Monday, September 09, 2002

I tend to agree with the Globe and Mail's interpretation of the IISS study... it's contradictory. On the one hand, Saddam supposedly has the ability to create the nuclear devices, but he hasn't got any fissile material, any ability to create it, or any ability to acquire it, which kind of makes his nuclear program a big bust. (It's a nice make-work program for Iraqi military engineers, but other than that...) If he gets it from someone else then he might be able to make a bomb... but then again, considering what you could find on the Internet these days, most of you could probably make a bomb were you to have the fissile material.

As for chemical and biological weapons, it's somewhat less contradictory, although IISS thinks that Saddam has less than a dozen missiles that could actually get to Israel in the first place, and it's anybody's guess as to whether the bloody things would work... and apparently owing to their "impact fuses", they'd do a damned poor job of it anyway. They also say that Saddam has maintained stockpiles of chemical and biological weapons, but I do wonder about Ritter's critique of that point of view... that most chemical and biological weapons degrade and that he hasn't had the ability to produce them. Dead biological weapons aren't too scary, and inert chemicals less still. I'd like to read the reasons why the IISS believes that Saddam has production capabilities, and how and why they believe that he could "resume producing both (biological and chemical weapons) within weeks or months", as the G&M said.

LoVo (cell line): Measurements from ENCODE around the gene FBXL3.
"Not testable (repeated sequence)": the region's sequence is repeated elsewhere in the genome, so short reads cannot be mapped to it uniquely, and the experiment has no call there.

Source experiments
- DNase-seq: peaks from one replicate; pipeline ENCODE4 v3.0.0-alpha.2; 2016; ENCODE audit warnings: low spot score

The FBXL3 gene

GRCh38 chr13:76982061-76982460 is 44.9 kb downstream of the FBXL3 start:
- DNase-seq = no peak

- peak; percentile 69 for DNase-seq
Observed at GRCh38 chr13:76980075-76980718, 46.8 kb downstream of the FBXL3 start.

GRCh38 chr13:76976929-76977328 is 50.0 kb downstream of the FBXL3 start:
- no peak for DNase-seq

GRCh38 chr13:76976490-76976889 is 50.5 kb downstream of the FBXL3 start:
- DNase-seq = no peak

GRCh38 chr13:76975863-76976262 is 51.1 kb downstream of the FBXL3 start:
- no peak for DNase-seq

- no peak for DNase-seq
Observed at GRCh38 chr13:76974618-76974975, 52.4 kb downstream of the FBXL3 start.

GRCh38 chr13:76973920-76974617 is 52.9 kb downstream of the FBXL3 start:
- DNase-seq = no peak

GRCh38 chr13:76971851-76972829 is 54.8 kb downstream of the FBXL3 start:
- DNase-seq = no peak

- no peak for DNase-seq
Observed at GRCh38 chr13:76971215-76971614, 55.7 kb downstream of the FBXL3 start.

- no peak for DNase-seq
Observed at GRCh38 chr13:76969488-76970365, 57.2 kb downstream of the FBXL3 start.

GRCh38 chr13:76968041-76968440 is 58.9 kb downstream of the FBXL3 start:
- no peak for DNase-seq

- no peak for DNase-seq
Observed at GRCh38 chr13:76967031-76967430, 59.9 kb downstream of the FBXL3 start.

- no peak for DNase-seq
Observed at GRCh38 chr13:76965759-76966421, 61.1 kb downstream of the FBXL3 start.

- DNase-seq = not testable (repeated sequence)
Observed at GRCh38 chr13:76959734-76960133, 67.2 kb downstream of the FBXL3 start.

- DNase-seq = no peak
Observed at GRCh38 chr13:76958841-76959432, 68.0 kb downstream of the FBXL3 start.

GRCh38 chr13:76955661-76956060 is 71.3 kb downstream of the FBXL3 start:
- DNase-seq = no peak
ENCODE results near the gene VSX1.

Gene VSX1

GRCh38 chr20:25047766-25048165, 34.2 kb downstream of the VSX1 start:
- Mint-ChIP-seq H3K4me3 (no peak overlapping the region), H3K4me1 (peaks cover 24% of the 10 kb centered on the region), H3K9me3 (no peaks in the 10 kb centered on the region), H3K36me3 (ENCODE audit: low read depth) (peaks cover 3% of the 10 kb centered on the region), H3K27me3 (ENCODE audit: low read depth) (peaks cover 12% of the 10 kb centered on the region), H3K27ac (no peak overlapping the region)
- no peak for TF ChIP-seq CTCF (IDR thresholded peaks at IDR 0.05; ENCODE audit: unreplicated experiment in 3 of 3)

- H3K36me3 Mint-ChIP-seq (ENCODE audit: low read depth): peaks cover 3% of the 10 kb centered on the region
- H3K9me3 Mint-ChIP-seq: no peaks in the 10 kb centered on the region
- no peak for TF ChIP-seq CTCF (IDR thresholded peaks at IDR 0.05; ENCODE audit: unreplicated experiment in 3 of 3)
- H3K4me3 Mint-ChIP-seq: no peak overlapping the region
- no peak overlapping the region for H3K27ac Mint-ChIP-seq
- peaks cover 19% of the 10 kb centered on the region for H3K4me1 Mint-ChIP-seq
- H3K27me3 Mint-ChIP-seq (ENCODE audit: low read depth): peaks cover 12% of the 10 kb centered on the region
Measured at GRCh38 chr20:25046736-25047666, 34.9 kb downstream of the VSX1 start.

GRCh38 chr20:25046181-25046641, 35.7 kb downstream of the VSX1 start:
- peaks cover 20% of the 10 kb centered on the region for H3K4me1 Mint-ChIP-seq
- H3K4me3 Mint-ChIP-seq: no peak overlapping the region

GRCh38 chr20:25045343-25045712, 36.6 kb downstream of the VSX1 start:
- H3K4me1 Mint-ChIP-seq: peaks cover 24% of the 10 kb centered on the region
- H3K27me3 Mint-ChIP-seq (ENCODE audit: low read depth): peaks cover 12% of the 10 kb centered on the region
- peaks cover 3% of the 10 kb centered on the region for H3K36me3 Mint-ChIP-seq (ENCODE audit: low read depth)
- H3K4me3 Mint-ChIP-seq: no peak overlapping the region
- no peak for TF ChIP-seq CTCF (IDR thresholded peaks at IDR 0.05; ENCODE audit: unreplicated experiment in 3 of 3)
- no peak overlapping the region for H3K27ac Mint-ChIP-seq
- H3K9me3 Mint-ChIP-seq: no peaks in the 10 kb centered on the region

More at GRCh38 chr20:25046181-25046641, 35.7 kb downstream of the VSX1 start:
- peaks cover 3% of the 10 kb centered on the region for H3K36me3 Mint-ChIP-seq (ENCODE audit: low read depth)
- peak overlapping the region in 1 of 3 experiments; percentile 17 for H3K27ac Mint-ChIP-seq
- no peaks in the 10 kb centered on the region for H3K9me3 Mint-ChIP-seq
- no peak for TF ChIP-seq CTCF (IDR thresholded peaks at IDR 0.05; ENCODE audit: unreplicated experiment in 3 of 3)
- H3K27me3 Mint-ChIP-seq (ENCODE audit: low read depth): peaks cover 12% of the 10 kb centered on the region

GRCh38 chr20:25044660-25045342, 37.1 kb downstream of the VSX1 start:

To be honest, I just want to read the damned thing myself. Anybody got a URL?

(I guess now we get to wait until Bush makes his big speech.)

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